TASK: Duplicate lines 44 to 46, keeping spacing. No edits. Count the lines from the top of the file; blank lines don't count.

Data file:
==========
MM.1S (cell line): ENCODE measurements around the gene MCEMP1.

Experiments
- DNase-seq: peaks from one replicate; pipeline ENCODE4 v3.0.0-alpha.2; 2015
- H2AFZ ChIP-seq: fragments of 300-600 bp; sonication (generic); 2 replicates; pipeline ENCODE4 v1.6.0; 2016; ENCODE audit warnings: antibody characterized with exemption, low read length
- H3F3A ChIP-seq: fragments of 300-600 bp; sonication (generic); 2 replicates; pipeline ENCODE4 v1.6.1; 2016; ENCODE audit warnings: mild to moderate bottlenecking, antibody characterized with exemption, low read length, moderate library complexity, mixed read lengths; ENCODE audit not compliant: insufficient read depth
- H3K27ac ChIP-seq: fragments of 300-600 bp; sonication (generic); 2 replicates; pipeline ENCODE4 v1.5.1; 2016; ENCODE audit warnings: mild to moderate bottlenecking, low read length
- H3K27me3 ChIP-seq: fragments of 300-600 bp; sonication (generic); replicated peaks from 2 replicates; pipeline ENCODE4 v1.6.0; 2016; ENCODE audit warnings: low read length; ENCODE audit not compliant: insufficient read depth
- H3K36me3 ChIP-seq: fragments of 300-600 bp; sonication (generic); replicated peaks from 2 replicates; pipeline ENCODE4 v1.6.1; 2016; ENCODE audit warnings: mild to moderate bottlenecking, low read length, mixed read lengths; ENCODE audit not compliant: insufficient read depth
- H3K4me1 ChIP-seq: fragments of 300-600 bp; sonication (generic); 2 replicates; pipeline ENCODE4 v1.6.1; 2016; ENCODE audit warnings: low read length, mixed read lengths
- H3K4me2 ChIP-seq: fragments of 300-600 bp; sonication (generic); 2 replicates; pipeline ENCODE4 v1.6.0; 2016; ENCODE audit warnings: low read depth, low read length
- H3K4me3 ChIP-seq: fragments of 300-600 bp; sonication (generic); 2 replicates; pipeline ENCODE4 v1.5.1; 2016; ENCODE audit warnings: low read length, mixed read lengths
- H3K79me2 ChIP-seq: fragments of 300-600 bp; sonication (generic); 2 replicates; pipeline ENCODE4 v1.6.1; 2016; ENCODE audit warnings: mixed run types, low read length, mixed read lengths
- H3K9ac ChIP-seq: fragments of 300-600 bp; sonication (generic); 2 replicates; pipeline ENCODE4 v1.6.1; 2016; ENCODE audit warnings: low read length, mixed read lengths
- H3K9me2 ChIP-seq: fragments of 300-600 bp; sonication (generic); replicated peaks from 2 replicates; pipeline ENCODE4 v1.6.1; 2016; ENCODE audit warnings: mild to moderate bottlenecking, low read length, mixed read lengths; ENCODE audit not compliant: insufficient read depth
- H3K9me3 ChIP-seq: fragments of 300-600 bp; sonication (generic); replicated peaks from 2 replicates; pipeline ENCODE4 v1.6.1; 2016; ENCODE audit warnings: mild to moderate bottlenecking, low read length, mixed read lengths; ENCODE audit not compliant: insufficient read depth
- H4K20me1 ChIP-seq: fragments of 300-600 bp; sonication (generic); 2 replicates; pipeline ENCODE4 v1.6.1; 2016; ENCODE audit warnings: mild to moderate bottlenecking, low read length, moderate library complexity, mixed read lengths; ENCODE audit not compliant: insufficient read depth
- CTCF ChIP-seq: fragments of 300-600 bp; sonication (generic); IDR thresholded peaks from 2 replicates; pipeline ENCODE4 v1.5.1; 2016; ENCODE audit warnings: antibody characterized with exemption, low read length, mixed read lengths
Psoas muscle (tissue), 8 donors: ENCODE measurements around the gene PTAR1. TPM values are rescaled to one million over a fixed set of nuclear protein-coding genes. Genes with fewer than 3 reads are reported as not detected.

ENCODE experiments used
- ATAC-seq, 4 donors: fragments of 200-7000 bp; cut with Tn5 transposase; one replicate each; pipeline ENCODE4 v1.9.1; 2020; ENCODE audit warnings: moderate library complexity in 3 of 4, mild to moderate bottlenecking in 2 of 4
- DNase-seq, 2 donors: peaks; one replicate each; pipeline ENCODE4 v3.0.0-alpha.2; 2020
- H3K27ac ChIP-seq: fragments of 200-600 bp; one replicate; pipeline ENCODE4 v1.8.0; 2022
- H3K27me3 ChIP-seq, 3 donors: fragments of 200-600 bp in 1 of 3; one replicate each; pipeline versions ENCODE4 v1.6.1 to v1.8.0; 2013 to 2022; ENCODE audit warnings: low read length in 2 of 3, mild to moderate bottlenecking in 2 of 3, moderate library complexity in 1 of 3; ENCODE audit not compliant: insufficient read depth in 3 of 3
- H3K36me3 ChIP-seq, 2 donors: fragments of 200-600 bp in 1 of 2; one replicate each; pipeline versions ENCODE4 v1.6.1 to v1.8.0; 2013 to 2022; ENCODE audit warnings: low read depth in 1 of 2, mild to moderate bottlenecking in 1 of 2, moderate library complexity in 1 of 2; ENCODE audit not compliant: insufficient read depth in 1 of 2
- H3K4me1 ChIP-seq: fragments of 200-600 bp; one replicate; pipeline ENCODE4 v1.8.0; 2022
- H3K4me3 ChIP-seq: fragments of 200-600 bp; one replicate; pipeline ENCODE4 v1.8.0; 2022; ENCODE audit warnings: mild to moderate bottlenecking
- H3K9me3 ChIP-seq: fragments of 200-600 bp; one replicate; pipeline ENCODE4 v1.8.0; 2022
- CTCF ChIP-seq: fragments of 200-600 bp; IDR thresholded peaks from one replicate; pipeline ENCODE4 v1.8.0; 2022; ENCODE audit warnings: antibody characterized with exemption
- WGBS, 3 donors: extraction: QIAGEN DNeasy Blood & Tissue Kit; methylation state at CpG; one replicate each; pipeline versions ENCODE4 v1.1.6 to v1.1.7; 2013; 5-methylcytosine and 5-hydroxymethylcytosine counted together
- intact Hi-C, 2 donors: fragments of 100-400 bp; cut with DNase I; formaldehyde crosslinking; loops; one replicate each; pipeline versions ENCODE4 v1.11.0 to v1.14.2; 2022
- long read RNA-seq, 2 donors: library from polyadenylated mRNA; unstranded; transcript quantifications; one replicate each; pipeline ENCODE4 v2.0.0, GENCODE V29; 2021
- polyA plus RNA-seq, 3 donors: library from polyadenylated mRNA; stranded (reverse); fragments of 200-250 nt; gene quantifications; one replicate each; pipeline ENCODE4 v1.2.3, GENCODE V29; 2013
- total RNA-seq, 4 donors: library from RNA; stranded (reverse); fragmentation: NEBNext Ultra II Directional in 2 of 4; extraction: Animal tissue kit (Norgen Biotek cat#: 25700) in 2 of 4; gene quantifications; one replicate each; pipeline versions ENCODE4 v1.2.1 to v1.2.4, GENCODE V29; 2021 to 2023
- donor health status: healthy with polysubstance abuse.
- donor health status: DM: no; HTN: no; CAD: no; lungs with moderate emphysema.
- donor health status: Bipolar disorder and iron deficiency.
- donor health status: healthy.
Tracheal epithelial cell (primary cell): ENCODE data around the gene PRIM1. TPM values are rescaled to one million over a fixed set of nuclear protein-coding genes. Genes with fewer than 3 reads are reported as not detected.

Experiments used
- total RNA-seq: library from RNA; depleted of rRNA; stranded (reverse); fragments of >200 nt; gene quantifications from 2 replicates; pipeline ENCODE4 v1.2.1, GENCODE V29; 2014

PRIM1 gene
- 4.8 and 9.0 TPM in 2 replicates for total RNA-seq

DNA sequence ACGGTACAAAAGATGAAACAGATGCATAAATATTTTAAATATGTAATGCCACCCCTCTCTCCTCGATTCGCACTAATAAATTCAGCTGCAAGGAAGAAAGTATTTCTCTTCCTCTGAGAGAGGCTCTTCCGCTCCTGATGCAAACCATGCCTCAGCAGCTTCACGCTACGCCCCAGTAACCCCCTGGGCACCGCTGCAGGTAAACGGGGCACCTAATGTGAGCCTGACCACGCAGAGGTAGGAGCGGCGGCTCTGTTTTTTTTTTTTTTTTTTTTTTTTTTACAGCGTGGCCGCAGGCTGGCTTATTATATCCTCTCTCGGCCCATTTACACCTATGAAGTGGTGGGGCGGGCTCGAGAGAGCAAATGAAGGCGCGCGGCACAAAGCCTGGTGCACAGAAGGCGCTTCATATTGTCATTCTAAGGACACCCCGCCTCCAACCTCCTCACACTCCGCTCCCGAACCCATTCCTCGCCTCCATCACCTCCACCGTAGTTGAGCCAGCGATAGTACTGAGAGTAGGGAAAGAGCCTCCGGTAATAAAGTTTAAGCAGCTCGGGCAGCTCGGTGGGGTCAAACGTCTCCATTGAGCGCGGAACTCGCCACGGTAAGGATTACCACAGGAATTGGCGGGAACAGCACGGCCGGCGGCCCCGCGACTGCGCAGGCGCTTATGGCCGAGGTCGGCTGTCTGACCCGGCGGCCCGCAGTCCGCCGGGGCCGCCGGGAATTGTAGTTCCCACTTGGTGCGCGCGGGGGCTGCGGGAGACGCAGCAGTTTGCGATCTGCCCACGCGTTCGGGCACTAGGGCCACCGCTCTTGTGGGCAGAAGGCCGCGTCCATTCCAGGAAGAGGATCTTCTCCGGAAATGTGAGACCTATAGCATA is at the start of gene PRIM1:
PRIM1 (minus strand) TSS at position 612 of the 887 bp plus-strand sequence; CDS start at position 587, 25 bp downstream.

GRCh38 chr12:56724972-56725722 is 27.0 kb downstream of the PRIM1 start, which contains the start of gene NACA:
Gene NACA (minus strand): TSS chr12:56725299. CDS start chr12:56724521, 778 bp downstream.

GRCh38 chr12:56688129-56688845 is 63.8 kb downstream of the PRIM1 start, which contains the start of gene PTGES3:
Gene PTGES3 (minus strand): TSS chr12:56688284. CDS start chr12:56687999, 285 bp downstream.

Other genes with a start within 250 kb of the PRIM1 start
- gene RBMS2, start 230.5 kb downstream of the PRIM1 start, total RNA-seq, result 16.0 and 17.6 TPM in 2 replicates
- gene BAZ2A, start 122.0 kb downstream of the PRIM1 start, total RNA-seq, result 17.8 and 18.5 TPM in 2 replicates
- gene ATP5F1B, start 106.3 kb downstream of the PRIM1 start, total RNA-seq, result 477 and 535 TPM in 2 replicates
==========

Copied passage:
PRIM1 (minus strand) TSS at position 612 of the 887 bp plus-strand sequence; CDS start at position 587, 25 bp downstream.

GRCh38 chr12:56724972-56725722 is 27.0 kb downstream of the PRIM1 start, which contains the start of gene NACA:
Gene NACA (minus strand): TSS chr12:56725299. CDS start chr12:56724521, 778 bp downstream.